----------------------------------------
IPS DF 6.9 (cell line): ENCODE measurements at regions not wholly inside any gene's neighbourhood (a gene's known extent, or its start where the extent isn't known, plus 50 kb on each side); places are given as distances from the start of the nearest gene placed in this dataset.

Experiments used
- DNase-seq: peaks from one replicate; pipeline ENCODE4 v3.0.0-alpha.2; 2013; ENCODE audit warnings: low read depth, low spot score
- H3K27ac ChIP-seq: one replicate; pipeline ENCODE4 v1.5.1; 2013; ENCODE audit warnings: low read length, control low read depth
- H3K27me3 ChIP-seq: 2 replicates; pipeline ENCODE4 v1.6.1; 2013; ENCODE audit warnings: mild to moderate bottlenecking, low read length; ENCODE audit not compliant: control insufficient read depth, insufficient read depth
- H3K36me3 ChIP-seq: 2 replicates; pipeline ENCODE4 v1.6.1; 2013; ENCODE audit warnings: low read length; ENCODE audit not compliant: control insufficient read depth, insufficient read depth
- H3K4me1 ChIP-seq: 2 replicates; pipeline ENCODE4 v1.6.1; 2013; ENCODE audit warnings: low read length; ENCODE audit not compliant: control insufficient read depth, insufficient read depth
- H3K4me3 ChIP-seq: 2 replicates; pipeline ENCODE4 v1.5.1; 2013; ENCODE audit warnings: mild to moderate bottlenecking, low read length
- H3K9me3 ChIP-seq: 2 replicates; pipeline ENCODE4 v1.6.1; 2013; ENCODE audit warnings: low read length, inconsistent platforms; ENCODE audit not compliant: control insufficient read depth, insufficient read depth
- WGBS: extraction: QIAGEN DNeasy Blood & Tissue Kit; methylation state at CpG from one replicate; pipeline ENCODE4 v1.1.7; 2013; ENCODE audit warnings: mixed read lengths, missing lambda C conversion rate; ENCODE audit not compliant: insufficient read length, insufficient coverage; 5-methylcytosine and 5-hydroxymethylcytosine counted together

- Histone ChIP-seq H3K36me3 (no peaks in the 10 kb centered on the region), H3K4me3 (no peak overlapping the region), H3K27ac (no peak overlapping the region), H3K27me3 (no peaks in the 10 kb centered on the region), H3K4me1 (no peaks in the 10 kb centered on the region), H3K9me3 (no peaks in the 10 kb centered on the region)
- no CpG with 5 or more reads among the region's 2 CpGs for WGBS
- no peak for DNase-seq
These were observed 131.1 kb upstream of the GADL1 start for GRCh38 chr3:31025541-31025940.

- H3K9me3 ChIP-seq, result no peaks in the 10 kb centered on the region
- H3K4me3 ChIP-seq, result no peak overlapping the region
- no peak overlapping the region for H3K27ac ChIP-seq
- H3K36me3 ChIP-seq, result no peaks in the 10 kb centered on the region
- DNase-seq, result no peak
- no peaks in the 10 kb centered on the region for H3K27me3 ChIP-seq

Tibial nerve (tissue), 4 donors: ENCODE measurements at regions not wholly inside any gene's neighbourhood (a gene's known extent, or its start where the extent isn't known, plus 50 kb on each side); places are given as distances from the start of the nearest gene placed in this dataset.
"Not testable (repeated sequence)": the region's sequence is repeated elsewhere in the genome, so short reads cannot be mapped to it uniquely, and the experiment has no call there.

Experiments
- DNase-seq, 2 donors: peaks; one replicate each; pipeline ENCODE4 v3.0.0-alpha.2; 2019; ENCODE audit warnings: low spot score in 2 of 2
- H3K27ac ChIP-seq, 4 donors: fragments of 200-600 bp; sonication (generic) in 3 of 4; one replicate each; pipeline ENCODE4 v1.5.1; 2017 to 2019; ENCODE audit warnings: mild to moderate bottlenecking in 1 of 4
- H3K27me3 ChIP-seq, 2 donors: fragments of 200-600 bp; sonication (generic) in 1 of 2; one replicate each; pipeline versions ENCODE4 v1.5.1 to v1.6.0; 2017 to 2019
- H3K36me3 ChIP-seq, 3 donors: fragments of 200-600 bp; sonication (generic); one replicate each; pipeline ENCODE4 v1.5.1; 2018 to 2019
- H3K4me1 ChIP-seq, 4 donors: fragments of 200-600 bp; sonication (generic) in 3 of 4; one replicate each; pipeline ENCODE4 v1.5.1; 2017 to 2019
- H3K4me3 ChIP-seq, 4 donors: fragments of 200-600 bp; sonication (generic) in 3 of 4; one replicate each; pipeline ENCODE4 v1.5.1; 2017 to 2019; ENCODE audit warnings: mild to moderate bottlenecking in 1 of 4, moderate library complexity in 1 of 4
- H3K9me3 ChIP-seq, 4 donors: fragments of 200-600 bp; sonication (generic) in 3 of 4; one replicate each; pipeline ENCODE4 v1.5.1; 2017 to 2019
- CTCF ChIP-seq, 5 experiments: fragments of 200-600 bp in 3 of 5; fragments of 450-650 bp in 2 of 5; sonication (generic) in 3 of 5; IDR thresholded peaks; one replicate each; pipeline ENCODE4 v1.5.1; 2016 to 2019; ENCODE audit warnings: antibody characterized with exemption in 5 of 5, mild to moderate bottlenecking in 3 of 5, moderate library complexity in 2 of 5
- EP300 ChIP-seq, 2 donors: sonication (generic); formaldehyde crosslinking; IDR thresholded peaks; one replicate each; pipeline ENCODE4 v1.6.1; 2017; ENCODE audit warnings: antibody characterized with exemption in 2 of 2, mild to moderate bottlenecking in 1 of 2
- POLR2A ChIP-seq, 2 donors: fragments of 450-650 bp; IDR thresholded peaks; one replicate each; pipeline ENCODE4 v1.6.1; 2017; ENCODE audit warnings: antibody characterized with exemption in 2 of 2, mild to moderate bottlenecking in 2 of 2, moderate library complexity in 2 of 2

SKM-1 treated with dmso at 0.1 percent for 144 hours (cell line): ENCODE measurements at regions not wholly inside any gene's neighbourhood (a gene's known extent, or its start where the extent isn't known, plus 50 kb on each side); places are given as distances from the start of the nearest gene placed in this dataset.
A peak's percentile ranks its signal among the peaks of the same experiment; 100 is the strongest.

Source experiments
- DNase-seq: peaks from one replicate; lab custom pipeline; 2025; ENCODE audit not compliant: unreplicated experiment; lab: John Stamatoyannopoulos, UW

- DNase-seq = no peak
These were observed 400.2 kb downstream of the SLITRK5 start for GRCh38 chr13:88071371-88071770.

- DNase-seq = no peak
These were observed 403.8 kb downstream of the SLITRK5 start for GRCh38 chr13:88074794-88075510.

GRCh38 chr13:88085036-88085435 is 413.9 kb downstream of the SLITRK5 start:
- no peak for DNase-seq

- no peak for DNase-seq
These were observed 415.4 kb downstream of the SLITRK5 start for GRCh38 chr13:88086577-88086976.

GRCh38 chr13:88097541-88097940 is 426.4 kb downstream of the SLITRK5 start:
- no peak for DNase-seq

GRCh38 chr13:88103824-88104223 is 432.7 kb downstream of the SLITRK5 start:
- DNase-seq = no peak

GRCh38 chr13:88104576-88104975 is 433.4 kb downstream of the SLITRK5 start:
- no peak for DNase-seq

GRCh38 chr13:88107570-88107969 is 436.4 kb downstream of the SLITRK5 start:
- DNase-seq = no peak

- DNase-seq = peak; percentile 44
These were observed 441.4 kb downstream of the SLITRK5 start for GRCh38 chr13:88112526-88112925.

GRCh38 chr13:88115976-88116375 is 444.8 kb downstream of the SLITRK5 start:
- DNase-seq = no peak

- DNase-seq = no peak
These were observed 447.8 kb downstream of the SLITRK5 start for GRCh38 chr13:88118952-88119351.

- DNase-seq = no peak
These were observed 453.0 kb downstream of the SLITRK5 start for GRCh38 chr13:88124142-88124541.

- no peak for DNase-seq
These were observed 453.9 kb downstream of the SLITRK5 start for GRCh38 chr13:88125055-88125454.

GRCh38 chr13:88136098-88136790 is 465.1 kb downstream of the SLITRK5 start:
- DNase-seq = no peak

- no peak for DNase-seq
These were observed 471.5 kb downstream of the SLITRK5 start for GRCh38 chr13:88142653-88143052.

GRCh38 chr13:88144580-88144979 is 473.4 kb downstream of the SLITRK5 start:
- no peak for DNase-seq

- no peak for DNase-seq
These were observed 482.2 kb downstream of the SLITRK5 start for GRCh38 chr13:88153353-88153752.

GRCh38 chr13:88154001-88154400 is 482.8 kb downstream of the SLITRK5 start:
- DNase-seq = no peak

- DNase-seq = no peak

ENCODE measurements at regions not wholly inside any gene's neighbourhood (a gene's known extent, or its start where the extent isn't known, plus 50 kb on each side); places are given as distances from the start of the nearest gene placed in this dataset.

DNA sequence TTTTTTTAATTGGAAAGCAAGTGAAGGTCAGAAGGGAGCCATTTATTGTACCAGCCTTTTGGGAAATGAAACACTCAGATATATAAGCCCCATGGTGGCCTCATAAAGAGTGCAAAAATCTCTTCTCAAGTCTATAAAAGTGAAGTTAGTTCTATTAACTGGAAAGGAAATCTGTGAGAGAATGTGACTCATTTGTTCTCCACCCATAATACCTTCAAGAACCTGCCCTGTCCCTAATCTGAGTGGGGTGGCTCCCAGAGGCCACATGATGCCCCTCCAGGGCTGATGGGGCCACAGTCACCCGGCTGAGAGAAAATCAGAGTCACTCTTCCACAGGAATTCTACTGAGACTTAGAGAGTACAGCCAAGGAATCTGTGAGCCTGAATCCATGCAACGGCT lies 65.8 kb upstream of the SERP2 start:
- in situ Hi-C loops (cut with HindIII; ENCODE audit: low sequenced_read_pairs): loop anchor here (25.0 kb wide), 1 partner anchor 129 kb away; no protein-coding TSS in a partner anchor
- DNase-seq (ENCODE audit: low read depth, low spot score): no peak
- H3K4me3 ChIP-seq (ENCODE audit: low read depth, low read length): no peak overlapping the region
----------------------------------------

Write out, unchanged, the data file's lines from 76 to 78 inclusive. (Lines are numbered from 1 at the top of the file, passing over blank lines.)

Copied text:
DNA sequence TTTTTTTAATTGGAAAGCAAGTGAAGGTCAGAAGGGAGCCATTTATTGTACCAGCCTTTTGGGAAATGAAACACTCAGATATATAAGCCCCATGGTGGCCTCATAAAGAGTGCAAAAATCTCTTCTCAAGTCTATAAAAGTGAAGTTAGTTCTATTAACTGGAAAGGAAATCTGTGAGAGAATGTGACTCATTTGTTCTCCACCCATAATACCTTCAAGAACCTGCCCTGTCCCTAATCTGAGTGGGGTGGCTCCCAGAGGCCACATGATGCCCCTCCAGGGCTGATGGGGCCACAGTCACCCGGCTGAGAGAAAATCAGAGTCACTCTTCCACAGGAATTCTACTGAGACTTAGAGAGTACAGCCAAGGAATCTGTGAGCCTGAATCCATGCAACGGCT lies 65.8 kb upstream of the SERP2 start:
- in situ Hi-C loops (cut with HindIII; ENCODE audit: low sequenced_read_pairs): loop anchor here (25.0 kb wide), 1 partner anchor 129 kb away; no protein-coding TSS in a partner anchor
- DNase-seq (ENCODE audit: low read depth, low spot score): no peak